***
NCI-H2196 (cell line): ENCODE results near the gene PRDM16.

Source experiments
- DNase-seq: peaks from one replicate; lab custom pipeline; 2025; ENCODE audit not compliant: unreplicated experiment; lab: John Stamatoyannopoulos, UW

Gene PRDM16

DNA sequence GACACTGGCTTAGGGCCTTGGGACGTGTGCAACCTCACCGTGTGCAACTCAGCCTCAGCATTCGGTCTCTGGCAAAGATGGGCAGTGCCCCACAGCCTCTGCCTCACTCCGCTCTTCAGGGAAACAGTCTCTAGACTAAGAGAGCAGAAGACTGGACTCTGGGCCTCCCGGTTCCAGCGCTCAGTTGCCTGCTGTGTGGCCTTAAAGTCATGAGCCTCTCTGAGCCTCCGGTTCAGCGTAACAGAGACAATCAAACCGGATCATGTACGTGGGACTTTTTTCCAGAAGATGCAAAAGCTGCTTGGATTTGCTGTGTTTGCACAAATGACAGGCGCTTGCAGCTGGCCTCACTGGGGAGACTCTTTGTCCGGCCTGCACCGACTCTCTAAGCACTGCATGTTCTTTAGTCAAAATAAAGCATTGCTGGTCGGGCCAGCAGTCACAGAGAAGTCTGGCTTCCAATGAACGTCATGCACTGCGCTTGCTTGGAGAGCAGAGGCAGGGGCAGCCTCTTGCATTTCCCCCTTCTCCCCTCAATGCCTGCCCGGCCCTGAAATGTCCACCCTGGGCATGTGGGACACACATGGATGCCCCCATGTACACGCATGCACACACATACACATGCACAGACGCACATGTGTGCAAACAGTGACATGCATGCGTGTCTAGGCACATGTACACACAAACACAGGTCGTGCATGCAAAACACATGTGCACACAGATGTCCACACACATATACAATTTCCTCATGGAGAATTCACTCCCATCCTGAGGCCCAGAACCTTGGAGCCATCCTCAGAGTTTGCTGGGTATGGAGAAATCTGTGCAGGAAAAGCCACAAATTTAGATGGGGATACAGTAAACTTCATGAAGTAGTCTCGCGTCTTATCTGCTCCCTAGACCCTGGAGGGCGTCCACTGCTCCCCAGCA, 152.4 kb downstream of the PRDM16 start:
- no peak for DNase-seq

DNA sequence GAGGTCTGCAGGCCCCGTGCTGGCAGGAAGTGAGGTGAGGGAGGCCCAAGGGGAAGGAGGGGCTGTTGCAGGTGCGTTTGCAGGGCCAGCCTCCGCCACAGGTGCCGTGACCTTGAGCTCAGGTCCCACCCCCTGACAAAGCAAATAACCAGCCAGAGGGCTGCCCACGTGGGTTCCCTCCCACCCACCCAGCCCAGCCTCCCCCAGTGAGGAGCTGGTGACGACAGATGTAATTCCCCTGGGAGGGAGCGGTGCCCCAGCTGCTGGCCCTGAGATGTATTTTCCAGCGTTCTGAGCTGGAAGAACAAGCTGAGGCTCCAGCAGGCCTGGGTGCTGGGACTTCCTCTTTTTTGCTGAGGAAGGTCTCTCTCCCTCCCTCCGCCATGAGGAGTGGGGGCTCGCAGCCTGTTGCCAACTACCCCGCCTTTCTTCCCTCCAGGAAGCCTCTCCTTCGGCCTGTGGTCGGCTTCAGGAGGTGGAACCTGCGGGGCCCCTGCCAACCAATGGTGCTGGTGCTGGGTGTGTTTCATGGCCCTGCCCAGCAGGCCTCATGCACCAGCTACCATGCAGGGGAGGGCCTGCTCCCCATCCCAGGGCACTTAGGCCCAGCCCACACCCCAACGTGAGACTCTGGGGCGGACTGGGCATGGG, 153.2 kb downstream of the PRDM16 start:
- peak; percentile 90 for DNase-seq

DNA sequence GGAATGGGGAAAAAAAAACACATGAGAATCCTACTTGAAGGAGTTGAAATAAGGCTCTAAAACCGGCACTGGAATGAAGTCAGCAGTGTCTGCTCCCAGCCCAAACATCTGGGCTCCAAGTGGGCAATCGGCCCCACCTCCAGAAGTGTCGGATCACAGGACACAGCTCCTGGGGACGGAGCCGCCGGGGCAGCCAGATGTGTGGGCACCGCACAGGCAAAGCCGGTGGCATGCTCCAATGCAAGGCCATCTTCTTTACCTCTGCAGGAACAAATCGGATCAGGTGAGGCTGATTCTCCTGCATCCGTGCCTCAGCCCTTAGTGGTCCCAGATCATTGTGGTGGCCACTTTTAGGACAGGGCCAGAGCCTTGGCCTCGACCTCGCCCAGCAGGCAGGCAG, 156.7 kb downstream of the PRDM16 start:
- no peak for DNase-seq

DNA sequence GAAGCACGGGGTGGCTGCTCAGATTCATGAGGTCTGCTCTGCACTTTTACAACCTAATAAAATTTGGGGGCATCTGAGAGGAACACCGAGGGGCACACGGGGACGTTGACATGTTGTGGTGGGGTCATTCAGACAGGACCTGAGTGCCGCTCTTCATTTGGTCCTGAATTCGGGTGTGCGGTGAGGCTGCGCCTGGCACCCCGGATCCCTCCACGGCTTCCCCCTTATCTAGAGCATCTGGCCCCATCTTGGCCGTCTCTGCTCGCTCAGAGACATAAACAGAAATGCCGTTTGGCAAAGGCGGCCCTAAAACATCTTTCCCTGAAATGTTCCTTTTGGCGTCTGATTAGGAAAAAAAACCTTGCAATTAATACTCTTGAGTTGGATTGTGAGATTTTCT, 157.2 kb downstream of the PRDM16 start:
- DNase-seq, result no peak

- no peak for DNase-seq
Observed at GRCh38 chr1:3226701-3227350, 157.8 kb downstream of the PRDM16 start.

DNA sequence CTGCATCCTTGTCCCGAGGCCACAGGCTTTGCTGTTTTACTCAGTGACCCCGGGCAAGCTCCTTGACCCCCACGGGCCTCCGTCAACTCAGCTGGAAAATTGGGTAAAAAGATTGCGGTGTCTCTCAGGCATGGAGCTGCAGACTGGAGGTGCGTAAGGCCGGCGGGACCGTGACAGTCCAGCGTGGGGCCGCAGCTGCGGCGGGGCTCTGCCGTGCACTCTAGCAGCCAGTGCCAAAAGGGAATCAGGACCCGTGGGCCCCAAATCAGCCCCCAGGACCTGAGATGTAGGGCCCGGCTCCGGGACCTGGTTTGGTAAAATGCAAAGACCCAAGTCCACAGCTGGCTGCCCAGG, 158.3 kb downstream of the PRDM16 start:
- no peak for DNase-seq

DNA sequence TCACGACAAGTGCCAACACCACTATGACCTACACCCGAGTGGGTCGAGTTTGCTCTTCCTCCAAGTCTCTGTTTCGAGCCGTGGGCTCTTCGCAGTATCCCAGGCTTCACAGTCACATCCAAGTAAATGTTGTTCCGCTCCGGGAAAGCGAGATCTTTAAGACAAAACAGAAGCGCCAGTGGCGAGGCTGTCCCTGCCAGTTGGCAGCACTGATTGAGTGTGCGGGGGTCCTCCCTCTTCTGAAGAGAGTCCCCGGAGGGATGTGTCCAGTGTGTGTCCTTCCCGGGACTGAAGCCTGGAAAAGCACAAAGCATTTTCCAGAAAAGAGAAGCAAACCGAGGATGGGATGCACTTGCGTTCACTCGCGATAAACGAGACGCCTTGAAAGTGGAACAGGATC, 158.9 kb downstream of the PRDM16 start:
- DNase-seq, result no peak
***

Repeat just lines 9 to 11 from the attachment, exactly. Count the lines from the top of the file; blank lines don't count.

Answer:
DNA sequence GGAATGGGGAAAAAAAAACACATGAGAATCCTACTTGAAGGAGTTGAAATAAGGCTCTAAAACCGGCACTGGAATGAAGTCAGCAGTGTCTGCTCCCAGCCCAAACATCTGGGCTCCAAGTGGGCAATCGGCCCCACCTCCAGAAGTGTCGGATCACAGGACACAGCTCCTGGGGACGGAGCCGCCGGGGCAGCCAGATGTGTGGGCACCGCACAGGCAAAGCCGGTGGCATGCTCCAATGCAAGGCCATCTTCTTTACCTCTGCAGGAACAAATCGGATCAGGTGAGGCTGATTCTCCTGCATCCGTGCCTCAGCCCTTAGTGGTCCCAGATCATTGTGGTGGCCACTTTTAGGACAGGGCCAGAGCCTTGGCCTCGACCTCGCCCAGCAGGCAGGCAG, 156.7 kb downstream of the PRDM16 start:
- no peak for DNase-seq

DNA sequence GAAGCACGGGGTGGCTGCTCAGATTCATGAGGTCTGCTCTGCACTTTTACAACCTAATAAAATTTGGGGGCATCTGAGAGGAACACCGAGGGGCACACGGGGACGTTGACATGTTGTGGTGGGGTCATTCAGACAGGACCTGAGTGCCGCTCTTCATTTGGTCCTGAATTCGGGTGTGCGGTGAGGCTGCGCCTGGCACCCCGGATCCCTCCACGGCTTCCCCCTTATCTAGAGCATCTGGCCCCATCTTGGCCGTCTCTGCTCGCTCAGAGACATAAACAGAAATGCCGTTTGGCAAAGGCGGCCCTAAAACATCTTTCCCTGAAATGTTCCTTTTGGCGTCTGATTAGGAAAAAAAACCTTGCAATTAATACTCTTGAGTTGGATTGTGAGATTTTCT, 157.2 kb downstream of the PRDM16 start: